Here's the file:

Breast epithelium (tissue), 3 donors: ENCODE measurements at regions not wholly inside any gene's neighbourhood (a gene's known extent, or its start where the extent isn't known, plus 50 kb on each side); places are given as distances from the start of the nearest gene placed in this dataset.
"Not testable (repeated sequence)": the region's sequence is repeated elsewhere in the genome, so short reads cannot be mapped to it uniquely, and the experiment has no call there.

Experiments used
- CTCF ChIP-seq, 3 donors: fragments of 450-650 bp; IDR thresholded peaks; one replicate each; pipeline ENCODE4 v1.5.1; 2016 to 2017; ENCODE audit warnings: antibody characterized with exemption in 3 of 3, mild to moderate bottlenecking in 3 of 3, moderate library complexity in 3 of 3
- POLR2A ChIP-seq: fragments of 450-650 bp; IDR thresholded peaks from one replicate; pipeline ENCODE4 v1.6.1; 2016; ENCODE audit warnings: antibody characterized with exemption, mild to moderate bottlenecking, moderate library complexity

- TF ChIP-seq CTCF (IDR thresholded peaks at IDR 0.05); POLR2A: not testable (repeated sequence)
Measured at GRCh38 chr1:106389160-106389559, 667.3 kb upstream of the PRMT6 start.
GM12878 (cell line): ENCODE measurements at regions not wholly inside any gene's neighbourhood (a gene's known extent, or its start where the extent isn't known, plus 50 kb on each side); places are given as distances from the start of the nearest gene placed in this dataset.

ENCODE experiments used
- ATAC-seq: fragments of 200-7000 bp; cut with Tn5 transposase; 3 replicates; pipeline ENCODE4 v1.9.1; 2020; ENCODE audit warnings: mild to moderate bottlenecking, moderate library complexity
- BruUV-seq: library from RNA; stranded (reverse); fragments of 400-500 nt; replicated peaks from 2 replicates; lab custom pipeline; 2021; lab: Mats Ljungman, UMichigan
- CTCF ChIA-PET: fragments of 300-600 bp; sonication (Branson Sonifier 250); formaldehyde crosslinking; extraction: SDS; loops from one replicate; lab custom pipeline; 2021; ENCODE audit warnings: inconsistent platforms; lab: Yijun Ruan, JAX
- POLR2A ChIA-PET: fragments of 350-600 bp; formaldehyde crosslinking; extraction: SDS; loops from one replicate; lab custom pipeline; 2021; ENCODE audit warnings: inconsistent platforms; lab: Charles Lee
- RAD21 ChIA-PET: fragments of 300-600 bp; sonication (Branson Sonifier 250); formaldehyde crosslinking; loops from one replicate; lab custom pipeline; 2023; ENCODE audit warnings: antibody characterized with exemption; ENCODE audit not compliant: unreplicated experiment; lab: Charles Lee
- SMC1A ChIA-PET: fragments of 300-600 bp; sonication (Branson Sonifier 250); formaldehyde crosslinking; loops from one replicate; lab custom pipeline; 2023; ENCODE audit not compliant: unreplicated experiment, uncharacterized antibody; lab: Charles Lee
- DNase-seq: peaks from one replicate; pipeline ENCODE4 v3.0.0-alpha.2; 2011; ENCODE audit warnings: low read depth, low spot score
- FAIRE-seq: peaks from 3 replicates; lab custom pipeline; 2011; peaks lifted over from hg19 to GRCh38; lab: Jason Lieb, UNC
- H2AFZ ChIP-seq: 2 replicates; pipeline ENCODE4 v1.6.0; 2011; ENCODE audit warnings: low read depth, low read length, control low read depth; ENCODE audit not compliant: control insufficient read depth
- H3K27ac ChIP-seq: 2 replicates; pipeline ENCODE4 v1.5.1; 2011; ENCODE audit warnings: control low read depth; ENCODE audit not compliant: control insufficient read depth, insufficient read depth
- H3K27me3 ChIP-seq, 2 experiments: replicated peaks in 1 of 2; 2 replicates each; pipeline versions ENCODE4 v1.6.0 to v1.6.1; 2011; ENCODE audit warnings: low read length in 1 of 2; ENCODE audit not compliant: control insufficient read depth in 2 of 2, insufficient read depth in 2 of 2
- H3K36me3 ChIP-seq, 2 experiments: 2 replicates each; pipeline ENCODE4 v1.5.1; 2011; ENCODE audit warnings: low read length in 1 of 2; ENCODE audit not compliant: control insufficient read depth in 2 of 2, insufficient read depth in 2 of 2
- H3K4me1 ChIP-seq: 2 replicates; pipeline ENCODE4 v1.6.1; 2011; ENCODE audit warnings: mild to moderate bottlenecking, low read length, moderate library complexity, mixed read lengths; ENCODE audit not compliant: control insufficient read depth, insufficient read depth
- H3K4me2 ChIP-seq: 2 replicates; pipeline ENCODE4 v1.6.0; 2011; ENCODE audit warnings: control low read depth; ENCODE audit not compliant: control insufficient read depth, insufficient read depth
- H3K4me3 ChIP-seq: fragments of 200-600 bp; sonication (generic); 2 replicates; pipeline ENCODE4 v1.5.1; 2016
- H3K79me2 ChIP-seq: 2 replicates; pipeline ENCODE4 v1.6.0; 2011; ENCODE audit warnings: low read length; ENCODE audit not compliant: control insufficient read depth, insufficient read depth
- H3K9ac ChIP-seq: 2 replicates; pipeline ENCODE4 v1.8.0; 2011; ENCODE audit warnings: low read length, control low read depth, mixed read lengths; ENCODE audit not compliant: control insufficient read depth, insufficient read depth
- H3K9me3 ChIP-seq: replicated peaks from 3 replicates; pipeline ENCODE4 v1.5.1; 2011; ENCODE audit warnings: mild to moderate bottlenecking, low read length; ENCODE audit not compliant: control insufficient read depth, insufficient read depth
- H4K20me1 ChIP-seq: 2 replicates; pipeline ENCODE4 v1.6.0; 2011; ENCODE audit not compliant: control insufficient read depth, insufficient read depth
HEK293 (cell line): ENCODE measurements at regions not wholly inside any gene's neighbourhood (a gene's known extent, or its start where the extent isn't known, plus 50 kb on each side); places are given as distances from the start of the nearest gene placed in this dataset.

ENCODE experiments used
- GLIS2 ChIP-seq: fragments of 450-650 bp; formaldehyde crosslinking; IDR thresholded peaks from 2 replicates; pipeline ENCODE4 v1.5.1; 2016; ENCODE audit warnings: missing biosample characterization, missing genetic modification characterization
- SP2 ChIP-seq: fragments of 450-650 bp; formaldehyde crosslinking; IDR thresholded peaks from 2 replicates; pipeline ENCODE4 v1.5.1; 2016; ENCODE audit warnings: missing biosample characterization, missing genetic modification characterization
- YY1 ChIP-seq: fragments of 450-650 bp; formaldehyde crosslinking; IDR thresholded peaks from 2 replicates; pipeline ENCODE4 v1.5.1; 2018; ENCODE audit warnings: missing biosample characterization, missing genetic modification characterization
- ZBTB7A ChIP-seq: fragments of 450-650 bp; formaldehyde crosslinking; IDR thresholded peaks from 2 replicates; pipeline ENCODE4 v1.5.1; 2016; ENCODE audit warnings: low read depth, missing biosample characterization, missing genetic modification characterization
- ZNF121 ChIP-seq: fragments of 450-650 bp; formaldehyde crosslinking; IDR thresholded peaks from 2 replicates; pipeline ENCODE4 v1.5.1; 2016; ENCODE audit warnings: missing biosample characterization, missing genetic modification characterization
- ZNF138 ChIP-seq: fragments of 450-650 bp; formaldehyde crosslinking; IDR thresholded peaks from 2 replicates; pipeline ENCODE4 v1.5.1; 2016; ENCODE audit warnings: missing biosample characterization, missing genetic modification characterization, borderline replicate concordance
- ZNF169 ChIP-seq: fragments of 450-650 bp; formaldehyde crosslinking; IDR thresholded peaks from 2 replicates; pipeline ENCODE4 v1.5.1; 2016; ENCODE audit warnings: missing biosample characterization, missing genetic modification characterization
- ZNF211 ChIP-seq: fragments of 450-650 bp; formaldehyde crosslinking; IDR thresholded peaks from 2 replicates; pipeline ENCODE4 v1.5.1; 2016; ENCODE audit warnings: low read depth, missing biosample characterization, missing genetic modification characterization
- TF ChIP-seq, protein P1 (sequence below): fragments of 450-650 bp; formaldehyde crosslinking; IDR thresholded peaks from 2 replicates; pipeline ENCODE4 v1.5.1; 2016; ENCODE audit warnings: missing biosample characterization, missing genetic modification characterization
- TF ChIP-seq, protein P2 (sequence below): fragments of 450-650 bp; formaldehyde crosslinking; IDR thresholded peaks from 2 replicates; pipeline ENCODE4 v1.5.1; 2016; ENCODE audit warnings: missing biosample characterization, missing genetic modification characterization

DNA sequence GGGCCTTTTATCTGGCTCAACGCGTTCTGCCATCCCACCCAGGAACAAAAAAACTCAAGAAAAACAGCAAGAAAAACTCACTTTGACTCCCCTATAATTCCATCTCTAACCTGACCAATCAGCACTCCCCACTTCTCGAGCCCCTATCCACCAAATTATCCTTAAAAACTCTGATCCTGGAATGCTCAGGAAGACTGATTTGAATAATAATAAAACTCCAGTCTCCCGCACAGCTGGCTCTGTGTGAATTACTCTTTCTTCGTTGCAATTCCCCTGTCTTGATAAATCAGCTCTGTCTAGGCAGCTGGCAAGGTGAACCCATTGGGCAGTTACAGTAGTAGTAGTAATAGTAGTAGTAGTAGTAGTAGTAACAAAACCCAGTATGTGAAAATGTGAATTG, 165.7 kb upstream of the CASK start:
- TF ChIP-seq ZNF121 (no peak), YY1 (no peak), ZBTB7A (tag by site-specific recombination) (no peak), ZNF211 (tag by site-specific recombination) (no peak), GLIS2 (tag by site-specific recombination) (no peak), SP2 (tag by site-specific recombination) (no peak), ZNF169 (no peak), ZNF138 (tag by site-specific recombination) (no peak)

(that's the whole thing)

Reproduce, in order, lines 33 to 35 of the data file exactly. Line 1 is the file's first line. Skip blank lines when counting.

- YY1 ChIP-seq: fragments of 450-650 bp; formaldehyde crosslinking; IDR thresholded peaks from 2 replicates; pipeline ENCODE4 v1.5.1; 2018; ENCODE audit warnings: missing biosample characterization, missing genetic modification characterization
- ZBTB7A ChIP-seq: fragments of 450-650 bp; formaldehyde crosslinking; IDR thresholded peaks from 2 replicates; pipeline ENCODE4 v1.5.1; 2016; ENCODE audit warnings: low read depth, missing biosample characterization, missing genetic modification characterization
- ZNF121 ChIP-seq: fragments of 450-650 bp; formaldehyde crosslinking; IDR thresholded peaks from 2 replicates; pipeline ENCODE4 v1.5.1; 2016; ENCODE audit warnings: missing biosample characterization, missing genetic modification characterization